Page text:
Human Milk: Nutritional Aspects of a Dynamic FoodPicciano M.F.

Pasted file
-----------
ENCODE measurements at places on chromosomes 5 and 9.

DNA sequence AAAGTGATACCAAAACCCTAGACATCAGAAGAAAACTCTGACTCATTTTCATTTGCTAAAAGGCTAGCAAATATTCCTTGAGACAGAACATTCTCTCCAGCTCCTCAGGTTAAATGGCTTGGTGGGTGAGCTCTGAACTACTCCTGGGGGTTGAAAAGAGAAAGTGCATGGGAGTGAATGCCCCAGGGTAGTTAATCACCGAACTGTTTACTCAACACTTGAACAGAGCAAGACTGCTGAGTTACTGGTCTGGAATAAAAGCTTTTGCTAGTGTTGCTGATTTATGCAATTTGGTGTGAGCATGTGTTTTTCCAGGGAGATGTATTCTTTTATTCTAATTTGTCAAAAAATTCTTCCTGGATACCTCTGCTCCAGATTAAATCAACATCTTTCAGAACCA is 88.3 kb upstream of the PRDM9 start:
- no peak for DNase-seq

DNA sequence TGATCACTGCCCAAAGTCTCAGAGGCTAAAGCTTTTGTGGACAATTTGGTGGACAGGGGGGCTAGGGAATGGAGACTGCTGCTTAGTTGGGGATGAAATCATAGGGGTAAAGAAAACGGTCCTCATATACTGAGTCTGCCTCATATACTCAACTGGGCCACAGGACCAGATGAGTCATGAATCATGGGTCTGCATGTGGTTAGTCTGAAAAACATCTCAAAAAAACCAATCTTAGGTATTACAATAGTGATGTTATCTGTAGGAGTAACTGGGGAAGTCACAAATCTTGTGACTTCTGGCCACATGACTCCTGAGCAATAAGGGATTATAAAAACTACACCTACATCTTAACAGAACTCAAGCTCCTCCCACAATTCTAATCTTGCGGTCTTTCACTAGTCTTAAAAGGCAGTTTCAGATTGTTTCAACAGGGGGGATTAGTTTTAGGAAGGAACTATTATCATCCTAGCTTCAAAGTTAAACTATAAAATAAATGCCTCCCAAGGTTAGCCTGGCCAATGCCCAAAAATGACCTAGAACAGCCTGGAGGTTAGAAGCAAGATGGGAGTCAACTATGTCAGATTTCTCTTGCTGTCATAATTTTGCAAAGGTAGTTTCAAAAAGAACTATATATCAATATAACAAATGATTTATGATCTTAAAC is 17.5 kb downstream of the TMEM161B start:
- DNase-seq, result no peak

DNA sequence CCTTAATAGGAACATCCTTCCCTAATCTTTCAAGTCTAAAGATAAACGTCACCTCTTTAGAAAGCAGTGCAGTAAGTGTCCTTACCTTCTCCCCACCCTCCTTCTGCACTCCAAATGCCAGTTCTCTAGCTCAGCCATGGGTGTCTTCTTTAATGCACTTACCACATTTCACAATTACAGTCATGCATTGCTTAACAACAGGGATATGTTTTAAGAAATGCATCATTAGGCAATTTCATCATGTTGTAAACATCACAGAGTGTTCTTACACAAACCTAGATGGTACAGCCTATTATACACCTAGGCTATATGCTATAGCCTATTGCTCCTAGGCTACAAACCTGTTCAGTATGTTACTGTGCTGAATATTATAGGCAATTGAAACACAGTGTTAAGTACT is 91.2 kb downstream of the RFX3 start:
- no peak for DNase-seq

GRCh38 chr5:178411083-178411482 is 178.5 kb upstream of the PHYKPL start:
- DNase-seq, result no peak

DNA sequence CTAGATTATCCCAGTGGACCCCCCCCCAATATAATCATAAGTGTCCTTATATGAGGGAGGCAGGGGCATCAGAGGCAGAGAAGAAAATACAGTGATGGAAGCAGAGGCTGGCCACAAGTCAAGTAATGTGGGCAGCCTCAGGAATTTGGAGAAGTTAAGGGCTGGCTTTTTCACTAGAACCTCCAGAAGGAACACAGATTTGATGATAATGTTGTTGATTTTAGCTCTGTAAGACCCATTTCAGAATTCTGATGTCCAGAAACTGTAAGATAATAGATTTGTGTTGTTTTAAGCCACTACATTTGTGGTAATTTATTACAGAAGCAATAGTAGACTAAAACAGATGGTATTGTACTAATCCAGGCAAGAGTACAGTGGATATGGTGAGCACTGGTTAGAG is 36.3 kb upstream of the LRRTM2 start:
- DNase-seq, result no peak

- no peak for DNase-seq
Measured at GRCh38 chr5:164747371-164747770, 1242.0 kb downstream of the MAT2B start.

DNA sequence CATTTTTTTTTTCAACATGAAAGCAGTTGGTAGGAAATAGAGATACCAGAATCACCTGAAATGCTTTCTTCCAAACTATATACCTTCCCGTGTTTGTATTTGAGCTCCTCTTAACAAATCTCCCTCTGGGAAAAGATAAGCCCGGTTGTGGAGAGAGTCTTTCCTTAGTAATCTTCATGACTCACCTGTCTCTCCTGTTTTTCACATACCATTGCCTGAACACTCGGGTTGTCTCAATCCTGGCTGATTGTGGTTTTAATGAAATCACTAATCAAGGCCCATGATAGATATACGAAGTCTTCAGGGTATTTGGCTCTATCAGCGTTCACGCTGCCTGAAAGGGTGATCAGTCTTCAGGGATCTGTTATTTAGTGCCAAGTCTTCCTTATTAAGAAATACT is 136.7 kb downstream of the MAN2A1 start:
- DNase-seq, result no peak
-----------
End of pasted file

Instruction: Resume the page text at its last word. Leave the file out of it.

The composition and volume of human milk progressively changes with the onset and duration of lactation and can be influenced by maternal nutritional factors. Current evidence indicates that infant demand is the major determinant of the quantity of milk transferred to the nursing infant. Human milk is remarkable for its variability, and ranges of intakes of milk constituents are comparable with normal patterns of infant growth and development. Lipids are by far the most variable constituents in human milk with both long-term maternal nutrition states and daily intake capable of exerting an influence. Maternal vitamin intake bears a strong relationship to milk content, and appropriate intakes of vitamins D and K may not always be furnished to nursing infants. Major and trace minerals in human milk are not greatly affected by maternal diet, with selenium and iodine being notable exceptions. Compartmentalization and molecular forms of the trace elements in human milk are associated with high infant bioavailability. The success of lactation should be measured using maternal and infant indices of nutritional adequacy.
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